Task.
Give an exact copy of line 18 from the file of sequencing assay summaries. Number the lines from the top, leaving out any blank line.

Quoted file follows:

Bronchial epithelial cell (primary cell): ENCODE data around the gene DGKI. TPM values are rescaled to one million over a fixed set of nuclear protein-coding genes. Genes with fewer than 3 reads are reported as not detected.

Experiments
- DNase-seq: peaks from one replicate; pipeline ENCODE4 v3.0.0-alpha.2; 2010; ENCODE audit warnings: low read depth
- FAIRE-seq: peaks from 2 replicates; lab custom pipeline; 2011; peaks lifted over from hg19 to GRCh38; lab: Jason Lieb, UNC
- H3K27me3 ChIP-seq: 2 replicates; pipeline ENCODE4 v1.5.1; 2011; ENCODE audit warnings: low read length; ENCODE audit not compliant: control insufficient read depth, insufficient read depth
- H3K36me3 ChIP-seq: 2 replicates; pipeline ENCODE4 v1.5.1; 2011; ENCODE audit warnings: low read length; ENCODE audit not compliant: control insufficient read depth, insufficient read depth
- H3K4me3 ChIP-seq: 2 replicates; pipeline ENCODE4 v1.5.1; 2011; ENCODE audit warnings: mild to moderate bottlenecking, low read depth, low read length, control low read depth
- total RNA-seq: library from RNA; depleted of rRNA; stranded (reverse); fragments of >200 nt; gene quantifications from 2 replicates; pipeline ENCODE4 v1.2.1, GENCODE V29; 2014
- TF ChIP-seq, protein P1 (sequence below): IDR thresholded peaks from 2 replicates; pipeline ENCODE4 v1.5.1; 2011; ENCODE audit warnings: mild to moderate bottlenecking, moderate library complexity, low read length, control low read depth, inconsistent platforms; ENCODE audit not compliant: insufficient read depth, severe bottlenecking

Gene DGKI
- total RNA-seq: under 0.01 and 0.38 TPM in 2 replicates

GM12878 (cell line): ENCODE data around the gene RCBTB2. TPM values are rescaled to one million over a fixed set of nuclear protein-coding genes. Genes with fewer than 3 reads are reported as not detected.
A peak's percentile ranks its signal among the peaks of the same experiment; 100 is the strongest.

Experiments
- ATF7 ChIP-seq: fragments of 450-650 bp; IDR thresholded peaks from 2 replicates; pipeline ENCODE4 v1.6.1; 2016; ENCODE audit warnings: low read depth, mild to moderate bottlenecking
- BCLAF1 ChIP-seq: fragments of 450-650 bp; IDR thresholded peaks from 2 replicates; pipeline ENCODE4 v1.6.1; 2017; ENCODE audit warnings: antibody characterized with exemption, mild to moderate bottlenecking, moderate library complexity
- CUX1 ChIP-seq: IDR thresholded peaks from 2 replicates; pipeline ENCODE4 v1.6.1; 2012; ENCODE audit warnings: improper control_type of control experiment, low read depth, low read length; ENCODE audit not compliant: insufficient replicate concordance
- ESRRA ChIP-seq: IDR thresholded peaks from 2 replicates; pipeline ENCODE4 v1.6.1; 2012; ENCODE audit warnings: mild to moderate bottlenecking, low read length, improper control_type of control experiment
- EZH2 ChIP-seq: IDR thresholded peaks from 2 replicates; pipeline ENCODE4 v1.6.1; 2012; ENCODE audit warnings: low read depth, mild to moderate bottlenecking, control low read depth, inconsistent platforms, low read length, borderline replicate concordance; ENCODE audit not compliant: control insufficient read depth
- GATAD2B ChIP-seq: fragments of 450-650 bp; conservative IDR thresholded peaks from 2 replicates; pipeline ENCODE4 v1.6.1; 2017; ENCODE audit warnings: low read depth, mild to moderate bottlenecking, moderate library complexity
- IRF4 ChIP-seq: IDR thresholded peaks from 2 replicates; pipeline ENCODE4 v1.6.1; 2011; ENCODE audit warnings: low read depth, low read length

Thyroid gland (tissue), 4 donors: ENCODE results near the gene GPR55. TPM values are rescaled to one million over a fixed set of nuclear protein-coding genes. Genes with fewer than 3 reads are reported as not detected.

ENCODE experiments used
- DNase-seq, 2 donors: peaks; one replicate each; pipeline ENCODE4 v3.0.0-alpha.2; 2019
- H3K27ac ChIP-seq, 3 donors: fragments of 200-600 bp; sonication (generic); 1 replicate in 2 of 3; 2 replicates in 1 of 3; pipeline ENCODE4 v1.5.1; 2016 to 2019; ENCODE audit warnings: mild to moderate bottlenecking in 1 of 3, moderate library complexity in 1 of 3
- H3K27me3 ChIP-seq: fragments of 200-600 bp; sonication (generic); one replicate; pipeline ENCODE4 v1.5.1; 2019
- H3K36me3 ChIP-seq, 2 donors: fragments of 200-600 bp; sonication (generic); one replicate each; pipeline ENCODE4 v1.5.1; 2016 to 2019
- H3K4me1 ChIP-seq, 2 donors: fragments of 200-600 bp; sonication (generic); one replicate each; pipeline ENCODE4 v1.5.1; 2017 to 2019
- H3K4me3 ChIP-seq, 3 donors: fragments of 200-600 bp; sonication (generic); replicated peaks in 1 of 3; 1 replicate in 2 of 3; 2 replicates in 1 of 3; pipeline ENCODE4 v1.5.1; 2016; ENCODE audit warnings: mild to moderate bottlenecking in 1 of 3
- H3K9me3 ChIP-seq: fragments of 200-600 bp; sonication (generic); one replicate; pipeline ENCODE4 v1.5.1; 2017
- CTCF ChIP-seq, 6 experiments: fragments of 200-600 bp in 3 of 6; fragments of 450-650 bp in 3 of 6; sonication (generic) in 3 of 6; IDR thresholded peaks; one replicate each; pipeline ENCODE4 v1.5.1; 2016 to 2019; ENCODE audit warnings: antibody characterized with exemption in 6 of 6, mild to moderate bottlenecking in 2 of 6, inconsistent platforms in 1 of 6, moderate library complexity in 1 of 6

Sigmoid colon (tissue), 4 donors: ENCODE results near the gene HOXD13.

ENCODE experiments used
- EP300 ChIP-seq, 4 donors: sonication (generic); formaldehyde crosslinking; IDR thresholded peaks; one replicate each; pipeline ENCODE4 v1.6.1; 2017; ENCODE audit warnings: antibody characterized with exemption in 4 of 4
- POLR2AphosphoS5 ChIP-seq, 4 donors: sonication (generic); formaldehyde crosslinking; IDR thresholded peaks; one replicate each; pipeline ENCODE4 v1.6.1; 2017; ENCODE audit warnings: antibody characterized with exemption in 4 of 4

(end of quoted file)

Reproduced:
- ESRRA ChIP-seq: IDR thresholded peaks from 2 replicates; pipeline ENCODE4 v1.6.1; 2012; ENCODE audit warnings: mild to moderate bottlenecking, low read length, improper control_type of control experiment